By Lisa O
The concept of literacy has evolved from a fairly universal one: the ability to read and understand printed text, to a rather complex one: the ability to absorb and understand many types of information in an ever-growing list of formats. The range of literacies includes, but is not limited to: digital literacy, information literacy, visual literacy, media literacy, health literacy, financial literacy, and news literacy.
- What binds all of these literacies together?
- What are the competencies required to be literate across these and more subsets?
- What are the implications for libraries / education?
We need to grow and maintain our own knowledge and understanding of the many literacies, how they are interrelated, and why they are important for students. We need to identify ways of effectively facilitating understanding in our students. Basic literacy, critical analysis skills and competence with ICT are key to developing all other literacies.
How do school libraries fit?
One of the major concerns about multiple literacies or transliteracy voiced here and overseas, is about the divide between those who do and those who don't have these skills.
The school and its library are a good place to address that divide, to give access to the tools and teach the competencies, especially for those students who come from a home that has limited access to a computer or to broadband Internet.
It is in fact critical, that all students learn multifaceted literacy competencies at school if they are to be effective adult participants in our democracy and our society generally.
The pace of change from an analogue to a digital environment is accelerating. The ability to navigate effectively through the future landscape of data and information to find and utilise valid information for any purpose is a basic skill that will underpin others.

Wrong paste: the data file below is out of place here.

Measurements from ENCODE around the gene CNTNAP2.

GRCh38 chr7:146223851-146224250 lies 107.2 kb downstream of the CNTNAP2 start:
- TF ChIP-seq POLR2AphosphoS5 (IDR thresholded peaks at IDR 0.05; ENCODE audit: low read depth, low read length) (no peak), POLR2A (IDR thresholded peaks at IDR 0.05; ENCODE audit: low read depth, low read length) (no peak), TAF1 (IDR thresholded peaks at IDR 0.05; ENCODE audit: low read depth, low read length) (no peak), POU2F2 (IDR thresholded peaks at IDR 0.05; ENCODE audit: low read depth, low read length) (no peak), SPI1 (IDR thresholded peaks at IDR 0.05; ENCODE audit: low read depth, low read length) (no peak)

School libraries therefore are well placed to provide access to and learning opportunities for students to become skilled users of text, data, and other information that will form the foundations of other learning.
Lane Wilkinson writes: "Transliteracy comes into play as a pedagogical method, a way to break down the barrier between the student and the library. It encompasses established methods like transfer of learning and analogical reasoning in the library classroom. It’s using Wikipedia to find keywords for a search in CINAHL. It’s reading an academic journal article and then looking up the author’s personal blog for more contexts. It’s comparing hash tags to subject headings and Amazon reviews to abstracts."
“ Linking up traditional notions of authority with the realities of how people obtain information today”
Recently the Unquiet Librarian wrote a thought provoking post about transliteracy and what it means for libraries.
She writes: "I would like to further explore how libraries can be sites of literate communities. …Where people are engaging in many kinds of literate practices to consume and create content in thoughtful, meaningful, and new ways that meld traditional and new literacies.I also will continue to explore how participatory culture and librarianship dovetail with transliteracy."
Image by Unquiet Librarian